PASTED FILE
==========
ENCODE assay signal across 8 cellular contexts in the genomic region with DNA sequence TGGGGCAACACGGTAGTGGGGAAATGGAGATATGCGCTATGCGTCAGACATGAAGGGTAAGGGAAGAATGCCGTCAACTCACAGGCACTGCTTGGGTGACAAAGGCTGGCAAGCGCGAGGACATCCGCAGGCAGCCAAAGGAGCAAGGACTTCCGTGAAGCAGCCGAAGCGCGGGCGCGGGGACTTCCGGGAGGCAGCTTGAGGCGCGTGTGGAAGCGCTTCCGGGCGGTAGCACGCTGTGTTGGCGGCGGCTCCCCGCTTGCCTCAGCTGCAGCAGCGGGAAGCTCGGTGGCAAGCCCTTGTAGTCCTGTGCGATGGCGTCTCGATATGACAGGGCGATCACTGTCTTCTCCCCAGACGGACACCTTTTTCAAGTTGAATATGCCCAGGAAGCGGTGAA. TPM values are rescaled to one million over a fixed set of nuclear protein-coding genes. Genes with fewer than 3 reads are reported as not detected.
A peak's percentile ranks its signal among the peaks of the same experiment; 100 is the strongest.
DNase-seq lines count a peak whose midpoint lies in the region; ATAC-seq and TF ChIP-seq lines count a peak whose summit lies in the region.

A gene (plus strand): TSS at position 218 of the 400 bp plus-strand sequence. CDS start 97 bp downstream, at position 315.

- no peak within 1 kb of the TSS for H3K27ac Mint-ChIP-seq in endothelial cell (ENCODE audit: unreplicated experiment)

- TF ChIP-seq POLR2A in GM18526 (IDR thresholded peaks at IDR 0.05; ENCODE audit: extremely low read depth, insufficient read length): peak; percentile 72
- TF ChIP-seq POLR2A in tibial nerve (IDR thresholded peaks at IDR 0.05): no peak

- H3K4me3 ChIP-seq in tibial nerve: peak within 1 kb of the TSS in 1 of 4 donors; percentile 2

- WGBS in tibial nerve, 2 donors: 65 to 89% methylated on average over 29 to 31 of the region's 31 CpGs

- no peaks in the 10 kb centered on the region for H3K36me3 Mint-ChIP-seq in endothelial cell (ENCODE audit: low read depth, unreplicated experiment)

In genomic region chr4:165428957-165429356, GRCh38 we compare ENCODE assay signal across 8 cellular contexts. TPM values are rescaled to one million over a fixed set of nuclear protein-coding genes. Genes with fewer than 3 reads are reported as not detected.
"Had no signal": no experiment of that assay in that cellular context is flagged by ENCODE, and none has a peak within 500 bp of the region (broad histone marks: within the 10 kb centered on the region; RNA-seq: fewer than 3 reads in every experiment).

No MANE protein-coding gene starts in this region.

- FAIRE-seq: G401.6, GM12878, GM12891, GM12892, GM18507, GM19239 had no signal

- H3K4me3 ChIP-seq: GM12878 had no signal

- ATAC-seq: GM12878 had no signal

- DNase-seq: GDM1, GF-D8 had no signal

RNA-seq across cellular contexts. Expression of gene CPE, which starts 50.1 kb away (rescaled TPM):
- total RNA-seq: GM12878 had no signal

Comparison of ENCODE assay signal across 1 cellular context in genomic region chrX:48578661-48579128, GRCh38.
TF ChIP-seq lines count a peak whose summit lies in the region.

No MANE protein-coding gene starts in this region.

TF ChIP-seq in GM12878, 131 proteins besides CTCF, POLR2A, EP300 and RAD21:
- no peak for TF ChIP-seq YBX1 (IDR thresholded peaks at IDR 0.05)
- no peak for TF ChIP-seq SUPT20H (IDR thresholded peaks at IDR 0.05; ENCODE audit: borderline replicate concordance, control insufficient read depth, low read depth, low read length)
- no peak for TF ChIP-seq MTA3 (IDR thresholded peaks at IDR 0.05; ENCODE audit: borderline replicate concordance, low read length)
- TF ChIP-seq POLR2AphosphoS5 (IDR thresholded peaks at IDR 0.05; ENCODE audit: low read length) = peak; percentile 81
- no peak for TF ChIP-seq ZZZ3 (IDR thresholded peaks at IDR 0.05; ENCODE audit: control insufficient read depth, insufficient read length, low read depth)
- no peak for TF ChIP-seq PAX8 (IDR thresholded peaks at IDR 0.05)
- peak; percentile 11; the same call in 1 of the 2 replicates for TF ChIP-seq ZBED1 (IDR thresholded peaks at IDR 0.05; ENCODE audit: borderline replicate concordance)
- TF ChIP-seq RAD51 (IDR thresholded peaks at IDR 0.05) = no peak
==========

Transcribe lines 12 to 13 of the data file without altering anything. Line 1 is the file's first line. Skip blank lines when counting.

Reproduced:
"Had no signal": no experiment of that assay in that cellular context is flagged by ENCODE, and none has a peak within 500 bp of the region (broad histone marks: within the 10 kb centered on the region; RNA-seq: fewer than 3 reads in every experiment).

No MANE protein-coding gene starts in this region.